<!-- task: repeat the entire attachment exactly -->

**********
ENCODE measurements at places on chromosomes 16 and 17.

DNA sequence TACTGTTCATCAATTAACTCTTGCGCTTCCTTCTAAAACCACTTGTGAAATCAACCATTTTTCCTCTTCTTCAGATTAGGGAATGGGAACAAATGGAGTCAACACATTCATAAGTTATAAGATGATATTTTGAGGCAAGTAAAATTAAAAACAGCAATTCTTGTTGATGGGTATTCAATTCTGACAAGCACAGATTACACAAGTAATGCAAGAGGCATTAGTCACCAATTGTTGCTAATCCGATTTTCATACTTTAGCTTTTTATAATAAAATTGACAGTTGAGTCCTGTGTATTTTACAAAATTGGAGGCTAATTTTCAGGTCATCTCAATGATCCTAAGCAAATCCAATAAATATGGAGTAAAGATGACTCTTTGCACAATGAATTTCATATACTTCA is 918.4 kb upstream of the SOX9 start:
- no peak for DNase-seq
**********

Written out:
ENCODE measurements at places on chromosomes 16 and 17.

DNA sequence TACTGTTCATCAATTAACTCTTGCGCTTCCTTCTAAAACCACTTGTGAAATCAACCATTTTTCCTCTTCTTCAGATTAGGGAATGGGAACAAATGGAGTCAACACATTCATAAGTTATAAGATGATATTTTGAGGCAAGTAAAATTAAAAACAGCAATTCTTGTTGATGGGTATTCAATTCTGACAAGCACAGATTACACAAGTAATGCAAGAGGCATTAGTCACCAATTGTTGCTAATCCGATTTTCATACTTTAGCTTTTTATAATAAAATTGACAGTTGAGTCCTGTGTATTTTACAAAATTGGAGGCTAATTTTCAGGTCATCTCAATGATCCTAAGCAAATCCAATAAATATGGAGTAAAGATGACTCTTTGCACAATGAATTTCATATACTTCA is 918.4 kb upstream of the SOX9 start:
- no peak for DNase-seq